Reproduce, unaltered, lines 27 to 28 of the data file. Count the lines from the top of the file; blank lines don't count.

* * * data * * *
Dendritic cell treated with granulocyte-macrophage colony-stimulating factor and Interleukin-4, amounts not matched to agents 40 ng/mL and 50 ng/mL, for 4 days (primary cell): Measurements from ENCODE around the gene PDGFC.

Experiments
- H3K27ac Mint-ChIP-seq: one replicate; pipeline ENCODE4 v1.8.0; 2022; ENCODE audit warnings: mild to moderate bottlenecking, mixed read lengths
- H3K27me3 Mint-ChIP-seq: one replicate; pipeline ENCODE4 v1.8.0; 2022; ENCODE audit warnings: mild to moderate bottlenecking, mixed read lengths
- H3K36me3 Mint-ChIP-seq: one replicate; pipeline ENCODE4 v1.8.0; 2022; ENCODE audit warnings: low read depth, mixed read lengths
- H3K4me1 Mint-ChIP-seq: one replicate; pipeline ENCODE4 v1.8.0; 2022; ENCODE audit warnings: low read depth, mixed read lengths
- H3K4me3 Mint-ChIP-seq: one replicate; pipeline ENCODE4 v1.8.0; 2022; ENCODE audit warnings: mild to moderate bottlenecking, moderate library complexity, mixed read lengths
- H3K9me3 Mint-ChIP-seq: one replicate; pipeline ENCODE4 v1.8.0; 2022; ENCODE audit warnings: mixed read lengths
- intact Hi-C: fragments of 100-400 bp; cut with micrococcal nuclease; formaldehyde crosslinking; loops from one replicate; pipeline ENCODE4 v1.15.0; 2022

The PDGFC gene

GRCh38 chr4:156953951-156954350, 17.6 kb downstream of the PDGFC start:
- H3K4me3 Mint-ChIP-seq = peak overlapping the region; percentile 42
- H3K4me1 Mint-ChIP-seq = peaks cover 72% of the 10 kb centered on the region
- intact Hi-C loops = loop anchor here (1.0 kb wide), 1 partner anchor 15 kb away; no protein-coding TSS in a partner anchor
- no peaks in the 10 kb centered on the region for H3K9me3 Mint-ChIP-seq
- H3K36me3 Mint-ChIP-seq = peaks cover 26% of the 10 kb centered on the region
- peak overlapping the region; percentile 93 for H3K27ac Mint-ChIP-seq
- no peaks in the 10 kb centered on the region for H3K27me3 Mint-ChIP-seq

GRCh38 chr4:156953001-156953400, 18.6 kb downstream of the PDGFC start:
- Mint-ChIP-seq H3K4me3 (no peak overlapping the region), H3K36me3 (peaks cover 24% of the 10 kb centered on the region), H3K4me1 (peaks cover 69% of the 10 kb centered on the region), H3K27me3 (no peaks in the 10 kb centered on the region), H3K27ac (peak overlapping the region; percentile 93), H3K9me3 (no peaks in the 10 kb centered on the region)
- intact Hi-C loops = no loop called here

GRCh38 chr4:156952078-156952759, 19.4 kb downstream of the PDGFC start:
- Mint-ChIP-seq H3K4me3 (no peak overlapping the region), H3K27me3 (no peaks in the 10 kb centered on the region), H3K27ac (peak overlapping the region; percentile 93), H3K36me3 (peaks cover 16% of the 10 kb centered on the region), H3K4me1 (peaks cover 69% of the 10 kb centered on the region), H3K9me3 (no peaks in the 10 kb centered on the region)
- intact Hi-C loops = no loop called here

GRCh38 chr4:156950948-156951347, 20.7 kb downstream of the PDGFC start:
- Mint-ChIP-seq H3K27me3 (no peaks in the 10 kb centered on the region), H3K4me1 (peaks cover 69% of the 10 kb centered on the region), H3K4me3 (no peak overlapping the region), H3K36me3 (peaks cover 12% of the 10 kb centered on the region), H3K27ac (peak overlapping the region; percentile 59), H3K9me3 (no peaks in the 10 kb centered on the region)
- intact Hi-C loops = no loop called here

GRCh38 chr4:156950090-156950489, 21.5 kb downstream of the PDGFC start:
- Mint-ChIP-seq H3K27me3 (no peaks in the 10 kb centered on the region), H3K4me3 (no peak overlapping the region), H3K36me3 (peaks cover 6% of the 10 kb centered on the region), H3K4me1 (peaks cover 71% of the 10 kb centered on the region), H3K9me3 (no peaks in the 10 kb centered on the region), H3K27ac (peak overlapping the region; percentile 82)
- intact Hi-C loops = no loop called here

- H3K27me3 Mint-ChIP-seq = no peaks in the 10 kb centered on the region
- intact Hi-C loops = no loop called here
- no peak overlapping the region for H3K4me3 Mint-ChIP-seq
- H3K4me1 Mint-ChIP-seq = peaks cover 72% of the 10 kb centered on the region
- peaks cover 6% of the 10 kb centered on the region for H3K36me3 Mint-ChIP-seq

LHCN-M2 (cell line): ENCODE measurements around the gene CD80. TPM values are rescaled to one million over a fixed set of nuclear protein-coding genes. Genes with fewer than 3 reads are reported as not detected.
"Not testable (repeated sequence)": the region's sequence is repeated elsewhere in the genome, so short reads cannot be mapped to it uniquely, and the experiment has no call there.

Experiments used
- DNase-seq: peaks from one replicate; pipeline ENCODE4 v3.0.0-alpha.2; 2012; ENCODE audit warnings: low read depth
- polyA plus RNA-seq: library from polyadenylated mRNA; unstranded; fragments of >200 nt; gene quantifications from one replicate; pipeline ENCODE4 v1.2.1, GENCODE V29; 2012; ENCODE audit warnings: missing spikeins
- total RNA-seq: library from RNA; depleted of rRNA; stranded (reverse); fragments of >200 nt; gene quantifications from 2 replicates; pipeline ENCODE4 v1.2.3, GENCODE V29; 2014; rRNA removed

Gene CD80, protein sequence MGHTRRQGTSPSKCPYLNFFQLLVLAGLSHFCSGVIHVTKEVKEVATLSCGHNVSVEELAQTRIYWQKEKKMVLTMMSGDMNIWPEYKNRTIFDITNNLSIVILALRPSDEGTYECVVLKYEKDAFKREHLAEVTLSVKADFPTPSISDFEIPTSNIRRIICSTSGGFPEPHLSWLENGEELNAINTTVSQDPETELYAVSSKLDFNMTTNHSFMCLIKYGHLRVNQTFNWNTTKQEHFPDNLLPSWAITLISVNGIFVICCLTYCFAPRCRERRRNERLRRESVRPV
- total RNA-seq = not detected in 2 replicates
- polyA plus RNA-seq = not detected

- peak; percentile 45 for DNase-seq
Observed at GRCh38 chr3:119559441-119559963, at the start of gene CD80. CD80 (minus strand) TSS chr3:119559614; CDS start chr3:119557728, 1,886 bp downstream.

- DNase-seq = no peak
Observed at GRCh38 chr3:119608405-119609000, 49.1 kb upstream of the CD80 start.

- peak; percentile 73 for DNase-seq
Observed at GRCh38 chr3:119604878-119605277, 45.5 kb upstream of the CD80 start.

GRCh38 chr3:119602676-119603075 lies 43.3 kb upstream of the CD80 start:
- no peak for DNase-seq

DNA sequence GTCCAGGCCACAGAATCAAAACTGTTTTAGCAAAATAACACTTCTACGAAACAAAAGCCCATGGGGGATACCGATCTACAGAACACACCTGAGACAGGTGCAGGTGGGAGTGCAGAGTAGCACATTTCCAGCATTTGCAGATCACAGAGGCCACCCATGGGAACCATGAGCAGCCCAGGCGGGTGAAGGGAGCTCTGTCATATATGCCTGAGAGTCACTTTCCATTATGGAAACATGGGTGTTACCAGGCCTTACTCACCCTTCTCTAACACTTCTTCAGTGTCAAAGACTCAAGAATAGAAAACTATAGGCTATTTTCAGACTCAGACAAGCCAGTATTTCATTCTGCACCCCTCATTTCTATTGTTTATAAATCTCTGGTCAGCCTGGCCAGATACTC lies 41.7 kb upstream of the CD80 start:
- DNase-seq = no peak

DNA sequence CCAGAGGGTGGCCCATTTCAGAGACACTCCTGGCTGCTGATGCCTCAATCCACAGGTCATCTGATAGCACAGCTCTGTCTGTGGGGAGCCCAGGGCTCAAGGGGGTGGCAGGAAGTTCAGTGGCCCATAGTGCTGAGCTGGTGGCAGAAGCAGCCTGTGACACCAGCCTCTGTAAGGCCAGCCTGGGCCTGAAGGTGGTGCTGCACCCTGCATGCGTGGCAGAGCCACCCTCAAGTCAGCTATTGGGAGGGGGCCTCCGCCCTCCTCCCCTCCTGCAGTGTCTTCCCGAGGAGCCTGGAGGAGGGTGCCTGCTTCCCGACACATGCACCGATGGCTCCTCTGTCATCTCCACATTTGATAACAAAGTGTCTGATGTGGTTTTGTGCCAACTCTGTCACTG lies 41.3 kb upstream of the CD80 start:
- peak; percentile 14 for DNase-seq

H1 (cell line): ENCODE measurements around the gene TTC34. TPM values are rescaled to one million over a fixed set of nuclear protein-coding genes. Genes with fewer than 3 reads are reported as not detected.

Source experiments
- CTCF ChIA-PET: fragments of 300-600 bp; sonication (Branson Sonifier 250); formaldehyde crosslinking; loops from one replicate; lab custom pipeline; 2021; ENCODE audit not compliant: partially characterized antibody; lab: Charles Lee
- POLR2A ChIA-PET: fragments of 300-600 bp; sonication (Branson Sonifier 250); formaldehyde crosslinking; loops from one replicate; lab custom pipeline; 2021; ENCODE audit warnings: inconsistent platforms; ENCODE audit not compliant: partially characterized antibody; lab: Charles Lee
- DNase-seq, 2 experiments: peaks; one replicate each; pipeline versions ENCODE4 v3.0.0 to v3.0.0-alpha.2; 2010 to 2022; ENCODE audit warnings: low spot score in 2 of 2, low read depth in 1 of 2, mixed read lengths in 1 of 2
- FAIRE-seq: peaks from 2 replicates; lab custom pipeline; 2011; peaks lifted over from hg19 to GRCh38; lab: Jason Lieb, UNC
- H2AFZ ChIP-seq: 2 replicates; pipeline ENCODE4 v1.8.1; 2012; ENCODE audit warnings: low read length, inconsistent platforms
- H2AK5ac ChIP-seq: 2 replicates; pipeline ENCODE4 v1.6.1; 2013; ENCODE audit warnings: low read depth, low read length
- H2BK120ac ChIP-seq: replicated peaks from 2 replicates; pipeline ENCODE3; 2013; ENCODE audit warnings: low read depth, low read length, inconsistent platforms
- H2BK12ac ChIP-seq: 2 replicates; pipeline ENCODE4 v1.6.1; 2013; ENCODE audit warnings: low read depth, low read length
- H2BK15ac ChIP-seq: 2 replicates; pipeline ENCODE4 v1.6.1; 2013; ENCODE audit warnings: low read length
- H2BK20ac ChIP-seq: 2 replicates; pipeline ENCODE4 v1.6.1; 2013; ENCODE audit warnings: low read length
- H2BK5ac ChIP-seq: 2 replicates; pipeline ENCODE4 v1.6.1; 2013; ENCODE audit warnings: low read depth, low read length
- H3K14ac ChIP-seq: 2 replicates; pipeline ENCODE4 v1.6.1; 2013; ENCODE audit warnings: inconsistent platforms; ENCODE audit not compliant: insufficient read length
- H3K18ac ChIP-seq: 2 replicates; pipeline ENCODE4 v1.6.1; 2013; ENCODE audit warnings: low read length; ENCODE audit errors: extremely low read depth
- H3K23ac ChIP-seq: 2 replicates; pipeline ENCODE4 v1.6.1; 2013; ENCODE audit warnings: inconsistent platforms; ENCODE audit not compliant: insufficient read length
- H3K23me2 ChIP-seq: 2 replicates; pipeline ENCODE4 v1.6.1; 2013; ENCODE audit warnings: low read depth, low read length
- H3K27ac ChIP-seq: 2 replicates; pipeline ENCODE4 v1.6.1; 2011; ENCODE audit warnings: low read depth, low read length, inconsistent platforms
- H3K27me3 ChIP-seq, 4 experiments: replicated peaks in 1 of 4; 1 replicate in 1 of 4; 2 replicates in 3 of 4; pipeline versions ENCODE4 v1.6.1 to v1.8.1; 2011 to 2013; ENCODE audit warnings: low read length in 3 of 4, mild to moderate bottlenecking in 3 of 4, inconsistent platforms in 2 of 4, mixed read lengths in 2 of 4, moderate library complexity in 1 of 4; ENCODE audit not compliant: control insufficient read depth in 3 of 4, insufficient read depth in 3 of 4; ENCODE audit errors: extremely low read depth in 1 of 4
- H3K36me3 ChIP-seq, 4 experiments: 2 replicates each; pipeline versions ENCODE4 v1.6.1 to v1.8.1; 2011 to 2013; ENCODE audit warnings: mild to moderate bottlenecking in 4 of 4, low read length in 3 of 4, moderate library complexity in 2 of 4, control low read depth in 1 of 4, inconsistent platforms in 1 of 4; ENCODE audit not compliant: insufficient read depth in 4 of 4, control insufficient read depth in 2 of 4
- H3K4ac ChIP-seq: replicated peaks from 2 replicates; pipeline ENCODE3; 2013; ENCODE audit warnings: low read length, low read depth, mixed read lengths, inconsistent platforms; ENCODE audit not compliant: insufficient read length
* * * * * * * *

- intact Hi-C loops = no loop called here

GRCh38 chr4:156950090-156950489, 21.5 kb downstream of the PDGFC start: